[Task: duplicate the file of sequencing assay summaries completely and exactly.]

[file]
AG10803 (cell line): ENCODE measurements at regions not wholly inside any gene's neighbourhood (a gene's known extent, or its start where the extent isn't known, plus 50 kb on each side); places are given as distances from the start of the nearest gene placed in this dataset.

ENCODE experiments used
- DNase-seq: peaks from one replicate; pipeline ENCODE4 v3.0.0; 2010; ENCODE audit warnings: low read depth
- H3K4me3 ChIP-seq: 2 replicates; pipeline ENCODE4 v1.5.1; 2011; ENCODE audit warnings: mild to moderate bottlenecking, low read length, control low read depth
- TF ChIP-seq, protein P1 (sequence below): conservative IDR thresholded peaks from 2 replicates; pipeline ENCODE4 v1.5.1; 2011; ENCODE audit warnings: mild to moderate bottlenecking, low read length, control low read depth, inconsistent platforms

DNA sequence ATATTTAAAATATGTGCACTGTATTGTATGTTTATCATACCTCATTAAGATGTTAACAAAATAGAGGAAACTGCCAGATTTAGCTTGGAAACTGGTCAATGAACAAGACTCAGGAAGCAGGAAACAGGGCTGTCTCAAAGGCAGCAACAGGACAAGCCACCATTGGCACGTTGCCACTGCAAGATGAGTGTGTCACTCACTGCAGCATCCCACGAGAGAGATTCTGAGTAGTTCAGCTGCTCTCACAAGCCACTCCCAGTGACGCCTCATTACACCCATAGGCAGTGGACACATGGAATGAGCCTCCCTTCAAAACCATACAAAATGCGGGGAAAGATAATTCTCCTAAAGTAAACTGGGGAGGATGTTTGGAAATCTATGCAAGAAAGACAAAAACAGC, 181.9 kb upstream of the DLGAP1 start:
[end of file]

AG10803 (cell line): ENCODE measurements at regions not wholly inside any gene's neighbourhood (a gene's known extent, or its start where the extent isn't known, plus 50 kb on each side); places are given as distances from the start of the nearest gene placed in this dataset.

ENCODE experiments used
- DNase-seq: peaks from one replicate; pipeline ENCODE4 v3.0.0; 2010; ENCODE audit warnings: low read depth
- H3K4me3 ChIP-seq: 2 replicates; pipeline ENCODE4 v1.5.1; 2011; ENCODE audit warnings: mild to moderate bottlenecking, low read length, control low read depth
- TF ChIP-seq, protein P1 (sequence below): conservative IDR thresholded peaks from 2 replicates; pipeline ENCODE4 v1.5.1; 2011; ENCODE audit warnings: mild to moderate bottlenecking, low read length, control low read depth, inconsistent platforms

DNA sequence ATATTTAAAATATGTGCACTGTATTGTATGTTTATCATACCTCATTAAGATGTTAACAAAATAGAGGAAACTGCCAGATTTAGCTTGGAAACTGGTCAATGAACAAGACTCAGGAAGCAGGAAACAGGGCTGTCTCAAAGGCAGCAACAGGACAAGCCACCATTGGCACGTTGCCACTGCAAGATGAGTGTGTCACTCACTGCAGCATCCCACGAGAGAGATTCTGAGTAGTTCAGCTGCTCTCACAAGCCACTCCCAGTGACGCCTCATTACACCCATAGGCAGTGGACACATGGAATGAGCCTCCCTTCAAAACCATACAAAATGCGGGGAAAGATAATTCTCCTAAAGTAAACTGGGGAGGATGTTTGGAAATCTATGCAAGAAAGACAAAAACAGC, 181.9 kb upstream of the DLGAP1 start: